Tip 2: Use of aggregated tables and the composite model
The idea here is as follows: In most cases, the majority of visuals do not at all use the smallest fact component (Product in our example), but aggregate the data (for example, at Customer and OrderDate). Detailed data at the product level are therefore not required at all in such cases. A table with aggregated data suffices instead. Created accordingly is an aggregated fact table which is often much smaller and can therefore be imported.
Still remaining here is the problem with visuals and filters, which still fall back on the product level (for example, for evaluations of sales according to product). In such cases, a fact table at the product level is unavoidable. However, the Direct Query mode is ideal for use with detailed fact tables of this kind.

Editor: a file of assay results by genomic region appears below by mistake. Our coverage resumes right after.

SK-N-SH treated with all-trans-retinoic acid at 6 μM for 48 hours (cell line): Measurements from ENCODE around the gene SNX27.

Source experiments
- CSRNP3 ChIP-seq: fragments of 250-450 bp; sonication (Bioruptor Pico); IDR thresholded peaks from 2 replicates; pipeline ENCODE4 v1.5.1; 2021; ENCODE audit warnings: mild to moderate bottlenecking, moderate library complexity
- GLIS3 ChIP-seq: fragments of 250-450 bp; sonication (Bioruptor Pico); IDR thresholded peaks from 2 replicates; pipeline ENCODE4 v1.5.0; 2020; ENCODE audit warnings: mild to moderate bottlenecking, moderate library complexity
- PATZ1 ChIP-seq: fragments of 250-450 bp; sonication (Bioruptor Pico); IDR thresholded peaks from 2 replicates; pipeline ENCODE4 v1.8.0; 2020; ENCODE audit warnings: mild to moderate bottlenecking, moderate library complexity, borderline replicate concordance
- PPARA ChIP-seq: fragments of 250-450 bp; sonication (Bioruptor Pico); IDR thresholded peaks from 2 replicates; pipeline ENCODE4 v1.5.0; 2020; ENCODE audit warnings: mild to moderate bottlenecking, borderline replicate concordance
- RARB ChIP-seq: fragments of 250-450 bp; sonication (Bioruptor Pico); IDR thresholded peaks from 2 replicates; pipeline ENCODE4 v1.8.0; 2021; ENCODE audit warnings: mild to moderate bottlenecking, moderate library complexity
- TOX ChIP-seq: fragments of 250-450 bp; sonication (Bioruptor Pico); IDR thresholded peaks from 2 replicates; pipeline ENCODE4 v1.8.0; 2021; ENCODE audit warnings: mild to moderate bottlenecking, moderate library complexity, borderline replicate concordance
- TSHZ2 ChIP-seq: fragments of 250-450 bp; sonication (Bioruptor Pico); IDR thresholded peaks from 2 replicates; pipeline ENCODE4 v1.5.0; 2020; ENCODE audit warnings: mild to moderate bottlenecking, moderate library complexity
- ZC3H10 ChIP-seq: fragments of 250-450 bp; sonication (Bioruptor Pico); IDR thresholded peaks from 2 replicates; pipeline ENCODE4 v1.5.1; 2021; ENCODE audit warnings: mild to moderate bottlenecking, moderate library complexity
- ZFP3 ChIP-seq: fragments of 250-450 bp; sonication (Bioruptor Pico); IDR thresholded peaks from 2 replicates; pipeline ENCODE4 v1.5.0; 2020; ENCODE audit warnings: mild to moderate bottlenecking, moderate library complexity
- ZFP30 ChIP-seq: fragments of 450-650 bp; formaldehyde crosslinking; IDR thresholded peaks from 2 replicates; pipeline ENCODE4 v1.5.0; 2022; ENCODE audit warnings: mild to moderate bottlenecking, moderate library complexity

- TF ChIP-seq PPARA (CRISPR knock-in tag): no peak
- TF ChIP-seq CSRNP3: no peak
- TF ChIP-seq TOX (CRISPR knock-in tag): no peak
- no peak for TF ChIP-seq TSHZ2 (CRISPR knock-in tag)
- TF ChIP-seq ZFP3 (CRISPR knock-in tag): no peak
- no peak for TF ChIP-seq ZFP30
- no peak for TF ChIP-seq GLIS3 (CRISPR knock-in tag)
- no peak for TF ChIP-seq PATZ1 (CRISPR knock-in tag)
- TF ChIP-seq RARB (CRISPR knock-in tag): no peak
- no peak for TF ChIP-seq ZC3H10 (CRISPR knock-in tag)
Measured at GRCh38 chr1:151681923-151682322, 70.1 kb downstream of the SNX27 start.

Provided next is a brief guide to practical implementation. In our example, we aggregate the Product dimension, and group it according to the remaining dimensions. First, we create all queries as direct ones in the Power Query editor. The query for the fact table is then referenced and renamed (to Fact_Orders_Agg in this case), and grouping is performed according to the dimensions to be retained (see the diagram).